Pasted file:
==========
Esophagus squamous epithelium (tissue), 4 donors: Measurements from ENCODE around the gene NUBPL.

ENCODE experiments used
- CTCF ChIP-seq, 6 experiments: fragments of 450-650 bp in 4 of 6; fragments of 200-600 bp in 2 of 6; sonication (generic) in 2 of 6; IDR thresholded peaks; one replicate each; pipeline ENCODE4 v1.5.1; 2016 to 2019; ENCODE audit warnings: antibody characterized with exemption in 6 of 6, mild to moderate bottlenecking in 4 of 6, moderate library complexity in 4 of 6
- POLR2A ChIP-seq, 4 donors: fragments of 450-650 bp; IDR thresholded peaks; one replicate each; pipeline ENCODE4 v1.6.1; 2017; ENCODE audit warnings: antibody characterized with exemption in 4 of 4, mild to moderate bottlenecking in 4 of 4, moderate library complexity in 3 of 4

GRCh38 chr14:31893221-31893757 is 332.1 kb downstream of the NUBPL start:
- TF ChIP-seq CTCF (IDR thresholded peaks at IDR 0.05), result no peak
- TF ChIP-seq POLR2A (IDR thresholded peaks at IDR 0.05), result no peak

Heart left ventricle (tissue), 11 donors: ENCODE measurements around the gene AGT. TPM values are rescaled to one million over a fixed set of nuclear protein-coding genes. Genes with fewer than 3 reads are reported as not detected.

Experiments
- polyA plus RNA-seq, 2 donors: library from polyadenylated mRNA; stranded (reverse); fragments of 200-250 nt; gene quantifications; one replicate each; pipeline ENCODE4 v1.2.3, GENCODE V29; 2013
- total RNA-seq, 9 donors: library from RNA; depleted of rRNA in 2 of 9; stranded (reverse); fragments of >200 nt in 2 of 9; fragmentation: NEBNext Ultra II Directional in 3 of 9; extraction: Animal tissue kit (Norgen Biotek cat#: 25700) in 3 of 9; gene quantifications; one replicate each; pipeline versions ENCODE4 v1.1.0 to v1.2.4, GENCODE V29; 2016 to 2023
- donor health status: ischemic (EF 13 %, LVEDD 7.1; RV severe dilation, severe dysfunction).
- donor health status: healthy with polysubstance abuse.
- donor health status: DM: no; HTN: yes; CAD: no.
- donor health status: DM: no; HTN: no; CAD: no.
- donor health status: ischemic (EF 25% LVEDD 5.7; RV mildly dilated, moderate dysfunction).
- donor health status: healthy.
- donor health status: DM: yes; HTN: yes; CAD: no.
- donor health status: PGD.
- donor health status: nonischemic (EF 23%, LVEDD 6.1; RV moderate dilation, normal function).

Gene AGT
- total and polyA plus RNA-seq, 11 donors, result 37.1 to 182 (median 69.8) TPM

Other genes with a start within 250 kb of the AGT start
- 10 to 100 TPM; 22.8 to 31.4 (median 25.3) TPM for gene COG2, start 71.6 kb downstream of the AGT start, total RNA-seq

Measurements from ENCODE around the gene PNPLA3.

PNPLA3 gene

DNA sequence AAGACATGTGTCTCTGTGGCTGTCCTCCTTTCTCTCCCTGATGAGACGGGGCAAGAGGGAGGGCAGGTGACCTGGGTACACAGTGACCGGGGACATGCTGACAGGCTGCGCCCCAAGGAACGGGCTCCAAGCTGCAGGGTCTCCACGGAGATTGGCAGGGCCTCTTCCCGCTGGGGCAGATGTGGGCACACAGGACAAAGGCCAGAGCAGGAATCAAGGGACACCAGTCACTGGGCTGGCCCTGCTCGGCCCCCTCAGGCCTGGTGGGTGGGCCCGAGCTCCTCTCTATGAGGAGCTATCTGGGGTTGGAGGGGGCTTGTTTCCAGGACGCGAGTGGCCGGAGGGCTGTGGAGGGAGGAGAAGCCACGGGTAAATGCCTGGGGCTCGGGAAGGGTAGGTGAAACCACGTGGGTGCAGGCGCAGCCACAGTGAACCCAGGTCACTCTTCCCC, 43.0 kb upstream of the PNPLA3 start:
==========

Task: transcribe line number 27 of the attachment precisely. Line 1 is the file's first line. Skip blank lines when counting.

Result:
DNA sequence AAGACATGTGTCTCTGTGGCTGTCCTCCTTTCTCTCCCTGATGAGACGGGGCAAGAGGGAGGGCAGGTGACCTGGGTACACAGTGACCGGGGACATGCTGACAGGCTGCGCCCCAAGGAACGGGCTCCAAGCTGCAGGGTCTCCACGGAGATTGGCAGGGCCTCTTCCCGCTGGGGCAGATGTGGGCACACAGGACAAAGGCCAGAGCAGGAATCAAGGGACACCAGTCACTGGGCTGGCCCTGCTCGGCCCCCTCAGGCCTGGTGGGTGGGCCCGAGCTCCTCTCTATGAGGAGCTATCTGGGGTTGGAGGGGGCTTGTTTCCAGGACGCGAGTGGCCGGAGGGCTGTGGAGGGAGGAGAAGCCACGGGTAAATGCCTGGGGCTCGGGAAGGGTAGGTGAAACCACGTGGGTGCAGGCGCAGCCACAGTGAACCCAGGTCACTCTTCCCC, 43.0 kb upstream of the PNPLA3 start: